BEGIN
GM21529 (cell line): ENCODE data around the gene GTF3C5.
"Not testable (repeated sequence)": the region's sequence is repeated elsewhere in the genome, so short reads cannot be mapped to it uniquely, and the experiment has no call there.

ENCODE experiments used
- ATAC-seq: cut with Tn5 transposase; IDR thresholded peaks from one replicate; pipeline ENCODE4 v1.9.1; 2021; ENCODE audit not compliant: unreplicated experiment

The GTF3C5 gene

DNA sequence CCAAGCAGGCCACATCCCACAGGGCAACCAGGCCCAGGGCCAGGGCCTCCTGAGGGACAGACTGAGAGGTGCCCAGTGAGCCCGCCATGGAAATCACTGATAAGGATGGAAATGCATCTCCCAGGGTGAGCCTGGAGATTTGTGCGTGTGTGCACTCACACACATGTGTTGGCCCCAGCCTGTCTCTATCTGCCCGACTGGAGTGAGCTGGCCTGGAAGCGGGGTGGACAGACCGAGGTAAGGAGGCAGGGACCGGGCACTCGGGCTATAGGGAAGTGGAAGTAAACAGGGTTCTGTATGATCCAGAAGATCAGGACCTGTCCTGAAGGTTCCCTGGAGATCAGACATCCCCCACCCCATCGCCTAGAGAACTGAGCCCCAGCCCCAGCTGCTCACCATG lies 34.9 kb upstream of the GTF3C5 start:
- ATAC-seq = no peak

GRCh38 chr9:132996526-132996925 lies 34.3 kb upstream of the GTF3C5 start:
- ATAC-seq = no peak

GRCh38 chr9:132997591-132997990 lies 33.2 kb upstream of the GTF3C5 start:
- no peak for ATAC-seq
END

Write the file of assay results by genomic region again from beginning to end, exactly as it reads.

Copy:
GM21529 (cell line): ENCODE data around the gene GTF3C5.
"Not testable (repeated sequence)": the region's sequence is repeated elsewhere in the genome, so short reads cannot be mapped to it uniquely, and the experiment has no call there.

ENCODE experiments used
- ATAC-seq: cut with Tn5 transposase; IDR thresholded peaks from one replicate; pipeline ENCODE4 v1.9.1; 2021; ENCODE audit not compliant: unreplicated experiment

The GTF3C5 gene

DNA sequence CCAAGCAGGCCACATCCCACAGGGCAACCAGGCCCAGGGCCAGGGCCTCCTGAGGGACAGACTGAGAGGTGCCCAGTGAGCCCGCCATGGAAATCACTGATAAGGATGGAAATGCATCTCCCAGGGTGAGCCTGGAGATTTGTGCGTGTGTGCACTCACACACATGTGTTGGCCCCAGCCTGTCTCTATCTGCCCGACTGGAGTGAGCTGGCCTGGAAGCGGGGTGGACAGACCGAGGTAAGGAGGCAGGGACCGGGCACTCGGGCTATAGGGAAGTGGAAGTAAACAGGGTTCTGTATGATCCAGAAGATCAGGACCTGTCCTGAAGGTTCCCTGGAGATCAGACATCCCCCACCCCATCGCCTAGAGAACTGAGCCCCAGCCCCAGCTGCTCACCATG lies 34.9 kb upstream of the GTF3C5 start:
- ATAC-seq = no peak

GRCh38 chr9:132996526-132996925 lies 34.3 kb upstream of the GTF3C5 start:
- ATAC-seq = no peak

GRCh38 chr9:132997591-132997990 lies 33.2 kb upstream of the GTF3C5 start:
- no peak for ATAC-seq